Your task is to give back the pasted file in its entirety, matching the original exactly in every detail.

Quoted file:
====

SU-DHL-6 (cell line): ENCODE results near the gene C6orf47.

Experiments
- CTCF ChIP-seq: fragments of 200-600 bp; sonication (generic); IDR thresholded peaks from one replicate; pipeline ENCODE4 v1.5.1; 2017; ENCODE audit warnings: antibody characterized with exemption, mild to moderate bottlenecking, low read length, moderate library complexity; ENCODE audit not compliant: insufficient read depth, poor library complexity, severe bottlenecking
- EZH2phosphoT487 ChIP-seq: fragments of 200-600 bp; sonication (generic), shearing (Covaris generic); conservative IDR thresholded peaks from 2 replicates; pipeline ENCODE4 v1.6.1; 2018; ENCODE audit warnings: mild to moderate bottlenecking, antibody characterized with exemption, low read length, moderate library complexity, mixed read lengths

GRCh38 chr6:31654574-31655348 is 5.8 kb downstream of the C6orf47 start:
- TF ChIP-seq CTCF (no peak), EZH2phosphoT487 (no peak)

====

SU-DHL-6 (cell line): ENCODE results near the gene C6orf47.

Experiments
- CTCF ChIP-seq: fragments of 200-600 bp; sonication (generic); IDR thresholded peaks from one replicate; pipeline ENCODE4 v1.5.1; 2017; ENCODE audit warnings: antibody characterized with exemption, mild to moderate bottlenecking, low read length, moderate library complexity; ENCODE audit not compliant: insufficient read depth, poor library complexity, severe bottlenecking
- EZH2phosphoT487 ChIP-seq: fragments of 200-600 bp; sonication (generic), shearing (Covaris generic); conservative IDR thresholded peaks from 2 replicates; pipeline ENCODE4 v1.6.1; 2018; ENCODE audit warnings: mild to moderate bottlenecking, antibody characterized with exemption, low read length, moderate library complexity, mixed read lengths

GRCh38 chr6:31654574-31655348 is 5.8 kb downstream of the C6orf47 start:
- TF ChIP-seq CTCF (no peak), EZH2phosphoT487 (no peak)